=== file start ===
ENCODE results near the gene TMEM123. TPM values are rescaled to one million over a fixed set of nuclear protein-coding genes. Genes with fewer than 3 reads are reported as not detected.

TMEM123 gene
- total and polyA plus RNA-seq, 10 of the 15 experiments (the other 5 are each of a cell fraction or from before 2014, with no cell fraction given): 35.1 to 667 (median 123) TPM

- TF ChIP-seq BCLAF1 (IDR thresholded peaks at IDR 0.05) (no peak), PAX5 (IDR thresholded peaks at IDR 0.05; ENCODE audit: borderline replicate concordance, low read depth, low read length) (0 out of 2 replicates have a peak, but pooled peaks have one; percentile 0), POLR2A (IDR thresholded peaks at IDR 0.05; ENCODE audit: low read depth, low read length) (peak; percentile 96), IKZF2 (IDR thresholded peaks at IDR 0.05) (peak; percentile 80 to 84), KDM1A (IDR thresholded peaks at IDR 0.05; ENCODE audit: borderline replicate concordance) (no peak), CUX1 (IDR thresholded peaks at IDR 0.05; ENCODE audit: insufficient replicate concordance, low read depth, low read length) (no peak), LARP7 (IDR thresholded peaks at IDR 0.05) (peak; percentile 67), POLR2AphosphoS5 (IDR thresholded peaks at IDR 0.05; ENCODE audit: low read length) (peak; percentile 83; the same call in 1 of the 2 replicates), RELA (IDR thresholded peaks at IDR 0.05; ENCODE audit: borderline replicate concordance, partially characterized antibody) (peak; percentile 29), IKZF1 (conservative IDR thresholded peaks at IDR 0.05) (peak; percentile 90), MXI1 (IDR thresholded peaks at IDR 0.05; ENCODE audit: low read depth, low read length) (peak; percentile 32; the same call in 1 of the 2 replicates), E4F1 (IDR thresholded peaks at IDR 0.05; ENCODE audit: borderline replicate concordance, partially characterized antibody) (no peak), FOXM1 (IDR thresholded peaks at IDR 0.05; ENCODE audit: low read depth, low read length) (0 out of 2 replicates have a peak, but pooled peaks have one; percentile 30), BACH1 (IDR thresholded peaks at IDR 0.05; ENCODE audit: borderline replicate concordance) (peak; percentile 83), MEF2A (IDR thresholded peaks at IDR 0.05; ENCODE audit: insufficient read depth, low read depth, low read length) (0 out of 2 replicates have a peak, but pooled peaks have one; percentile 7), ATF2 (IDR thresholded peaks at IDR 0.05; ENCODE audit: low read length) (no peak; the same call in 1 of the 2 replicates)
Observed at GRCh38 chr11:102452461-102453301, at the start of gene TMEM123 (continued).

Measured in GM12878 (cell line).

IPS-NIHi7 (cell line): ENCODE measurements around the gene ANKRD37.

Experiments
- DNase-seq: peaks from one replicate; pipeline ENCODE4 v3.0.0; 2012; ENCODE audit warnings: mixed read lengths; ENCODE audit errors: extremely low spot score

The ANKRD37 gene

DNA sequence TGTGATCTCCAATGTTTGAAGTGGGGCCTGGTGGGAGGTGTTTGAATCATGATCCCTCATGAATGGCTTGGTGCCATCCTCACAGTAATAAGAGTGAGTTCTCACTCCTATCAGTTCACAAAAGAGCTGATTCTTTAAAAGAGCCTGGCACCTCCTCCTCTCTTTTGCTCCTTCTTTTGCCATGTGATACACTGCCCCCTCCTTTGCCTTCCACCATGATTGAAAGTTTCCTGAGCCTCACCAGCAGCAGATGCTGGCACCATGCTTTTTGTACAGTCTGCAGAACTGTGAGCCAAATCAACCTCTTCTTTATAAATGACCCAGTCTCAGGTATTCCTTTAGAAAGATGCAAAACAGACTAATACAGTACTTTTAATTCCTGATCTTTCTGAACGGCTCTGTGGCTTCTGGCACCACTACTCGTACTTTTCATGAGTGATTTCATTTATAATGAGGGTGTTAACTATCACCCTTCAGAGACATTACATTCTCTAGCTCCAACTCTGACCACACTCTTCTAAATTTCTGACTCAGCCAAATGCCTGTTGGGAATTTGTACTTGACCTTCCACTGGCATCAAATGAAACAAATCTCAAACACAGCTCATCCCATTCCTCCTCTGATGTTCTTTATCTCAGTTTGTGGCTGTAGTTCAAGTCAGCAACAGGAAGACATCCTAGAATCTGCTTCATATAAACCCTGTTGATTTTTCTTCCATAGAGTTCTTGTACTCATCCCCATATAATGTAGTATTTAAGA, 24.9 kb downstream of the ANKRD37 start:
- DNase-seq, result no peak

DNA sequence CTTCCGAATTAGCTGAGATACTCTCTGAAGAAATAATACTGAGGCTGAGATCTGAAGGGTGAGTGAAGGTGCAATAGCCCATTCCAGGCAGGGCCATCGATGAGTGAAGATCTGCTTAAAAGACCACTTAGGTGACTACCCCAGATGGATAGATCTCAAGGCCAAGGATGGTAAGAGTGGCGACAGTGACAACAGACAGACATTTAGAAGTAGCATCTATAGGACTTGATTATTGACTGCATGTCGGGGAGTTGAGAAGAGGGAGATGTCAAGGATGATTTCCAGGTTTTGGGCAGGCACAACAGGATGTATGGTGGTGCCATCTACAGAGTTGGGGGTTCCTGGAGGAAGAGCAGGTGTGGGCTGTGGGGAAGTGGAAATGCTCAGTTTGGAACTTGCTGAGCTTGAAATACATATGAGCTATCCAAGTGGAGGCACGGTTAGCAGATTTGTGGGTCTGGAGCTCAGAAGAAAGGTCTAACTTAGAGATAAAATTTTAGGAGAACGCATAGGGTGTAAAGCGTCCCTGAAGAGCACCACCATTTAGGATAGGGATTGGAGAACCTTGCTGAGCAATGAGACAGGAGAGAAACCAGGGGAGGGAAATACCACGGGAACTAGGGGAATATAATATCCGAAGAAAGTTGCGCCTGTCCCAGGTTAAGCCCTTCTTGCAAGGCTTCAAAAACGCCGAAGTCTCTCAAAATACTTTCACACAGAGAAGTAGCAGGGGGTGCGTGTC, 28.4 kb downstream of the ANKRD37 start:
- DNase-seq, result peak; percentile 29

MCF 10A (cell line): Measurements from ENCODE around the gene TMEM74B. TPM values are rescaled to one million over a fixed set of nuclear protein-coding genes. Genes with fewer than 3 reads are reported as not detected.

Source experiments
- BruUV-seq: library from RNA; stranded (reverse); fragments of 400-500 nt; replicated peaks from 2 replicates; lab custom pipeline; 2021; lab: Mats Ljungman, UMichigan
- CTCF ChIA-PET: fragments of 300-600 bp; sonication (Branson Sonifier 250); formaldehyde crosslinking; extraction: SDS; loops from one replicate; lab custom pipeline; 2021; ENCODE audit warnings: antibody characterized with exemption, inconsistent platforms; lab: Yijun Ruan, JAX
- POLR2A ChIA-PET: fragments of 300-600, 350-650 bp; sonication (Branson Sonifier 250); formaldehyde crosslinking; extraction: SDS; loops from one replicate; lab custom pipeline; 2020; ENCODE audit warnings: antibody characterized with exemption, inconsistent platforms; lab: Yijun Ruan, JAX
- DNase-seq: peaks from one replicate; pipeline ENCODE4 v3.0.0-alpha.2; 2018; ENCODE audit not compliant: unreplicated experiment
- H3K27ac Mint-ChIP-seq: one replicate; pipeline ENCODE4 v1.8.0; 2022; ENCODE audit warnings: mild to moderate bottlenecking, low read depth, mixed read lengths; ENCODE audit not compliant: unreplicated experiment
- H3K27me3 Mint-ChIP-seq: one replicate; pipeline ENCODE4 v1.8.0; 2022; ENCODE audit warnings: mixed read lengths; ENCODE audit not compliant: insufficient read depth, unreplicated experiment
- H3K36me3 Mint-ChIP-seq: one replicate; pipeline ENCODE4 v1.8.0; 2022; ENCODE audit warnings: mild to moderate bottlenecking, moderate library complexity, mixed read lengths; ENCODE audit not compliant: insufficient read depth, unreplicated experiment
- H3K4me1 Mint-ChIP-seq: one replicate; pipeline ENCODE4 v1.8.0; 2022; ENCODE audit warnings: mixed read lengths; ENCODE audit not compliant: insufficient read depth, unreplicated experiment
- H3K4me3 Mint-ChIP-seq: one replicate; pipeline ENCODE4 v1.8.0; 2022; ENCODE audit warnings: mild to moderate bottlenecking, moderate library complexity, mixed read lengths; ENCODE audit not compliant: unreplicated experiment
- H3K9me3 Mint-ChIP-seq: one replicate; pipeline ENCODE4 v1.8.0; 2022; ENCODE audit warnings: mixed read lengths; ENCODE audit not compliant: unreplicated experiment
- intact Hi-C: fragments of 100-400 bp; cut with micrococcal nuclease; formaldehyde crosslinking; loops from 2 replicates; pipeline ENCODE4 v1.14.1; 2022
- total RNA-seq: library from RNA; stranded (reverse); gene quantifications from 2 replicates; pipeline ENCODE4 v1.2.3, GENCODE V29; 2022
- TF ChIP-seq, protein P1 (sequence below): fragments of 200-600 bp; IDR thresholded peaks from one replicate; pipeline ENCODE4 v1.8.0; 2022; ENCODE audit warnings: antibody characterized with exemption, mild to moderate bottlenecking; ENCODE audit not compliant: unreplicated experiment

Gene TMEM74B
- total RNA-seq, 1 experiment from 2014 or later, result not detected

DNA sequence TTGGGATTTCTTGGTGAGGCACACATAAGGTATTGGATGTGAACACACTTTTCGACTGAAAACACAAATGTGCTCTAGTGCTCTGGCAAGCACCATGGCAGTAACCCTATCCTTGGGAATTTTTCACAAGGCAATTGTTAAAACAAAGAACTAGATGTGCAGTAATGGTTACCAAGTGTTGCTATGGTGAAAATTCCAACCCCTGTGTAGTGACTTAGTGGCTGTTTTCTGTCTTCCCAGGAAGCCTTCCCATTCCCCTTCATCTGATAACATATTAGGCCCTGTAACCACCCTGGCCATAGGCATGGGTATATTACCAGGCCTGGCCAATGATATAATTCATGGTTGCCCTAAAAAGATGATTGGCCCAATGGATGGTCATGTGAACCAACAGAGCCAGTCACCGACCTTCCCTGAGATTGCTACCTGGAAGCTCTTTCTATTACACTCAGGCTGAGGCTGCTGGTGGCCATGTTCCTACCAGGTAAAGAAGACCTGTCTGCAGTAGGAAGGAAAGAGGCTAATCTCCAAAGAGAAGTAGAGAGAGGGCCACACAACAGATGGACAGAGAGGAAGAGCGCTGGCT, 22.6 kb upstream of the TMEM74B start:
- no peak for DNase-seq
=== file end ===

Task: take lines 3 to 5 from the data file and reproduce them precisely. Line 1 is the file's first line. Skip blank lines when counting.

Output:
- total and polyA plus RNA-seq, 10 of the 15 experiments (the other 5 are each of a cell fraction or from before 2014, with no cell fraction given): 35.1 to 667 (median 123) TPM

- TF ChIP-seq BCLAF1 (IDR thresholded peaks at IDR 0.05) (no peak), PAX5 (IDR thresholded peaks at IDR 0.05; ENCODE audit: borderline replicate concordance, low read depth, low read length) (0 out of 2 replicates have a peak, but pooled peaks have one; percentile 0), POLR2A (IDR thresholded peaks at IDR 0.05; ENCODE audit: low read depth, low read length) (peak; percentile 96), IKZF2 (IDR thresholded peaks at IDR 0.05) (peak; percentile 80 to 84), KDM1A (IDR thresholded peaks at IDR 0.05; ENCODE audit: borderline replicate concordance) (no peak), CUX1 (IDR thresholded peaks at IDR 0.05; ENCODE audit: insufficient replicate concordance, low read depth, low read length) (no peak), LARP7 (IDR thresholded peaks at IDR 0.05) (peak; percentile 67), POLR2AphosphoS5 (IDR thresholded peaks at IDR 0.05; ENCODE audit: low read length) (peak; percentile 83; the same call in 1 of the 2 replicates), RELA (IDR thresholded peaks at IDR 0.05; ENCODE audit: borderline replicate concordance, partially characterized antibody) (peak; percentile 29), IKZF1 (conservative IDR thresholded peaks at IDR 0.05) (peak; percentile 90), MXI1 (IDR thresholded peaks at IDR 0.05; ENCODE audit: low read depth, low read length) (peak; percentile 32; the same call in 1 of the 2 replicates), E4F1 (IDR thresholded peaks at IDR 0.05; ENCODE audit: borderline replicate concordance, partially characterized antibody) (no peak), FOXM1 (IDR thresholded peaks at IDR 0.05; ENCODE audit: low read depth, low read length) (0 out of 2 replicates have a peak, but pooled peaks have one; percentile 30), BACH1 (IDR thresholded peaks at IDR 0.05; ENCODE audit: borderline replicate concordance) (peak; percentile 83), MEF2A (IDR thresholded peaks at IDR 0.05; ENCODE audit: insufficient read depth, low read depth, low read length) (0 out of 2 replicates have a peak, but pooled peaks have one; percentile 7), ATF2 (IDR thresholded peaks at IDR 0.05; ENCODE audit: low read length) (no peak; the same call in 1 of the 2 replicates)
Observed at GRCh38 chr11:102452461-102453301, at the start of gene TMEM123 (continued).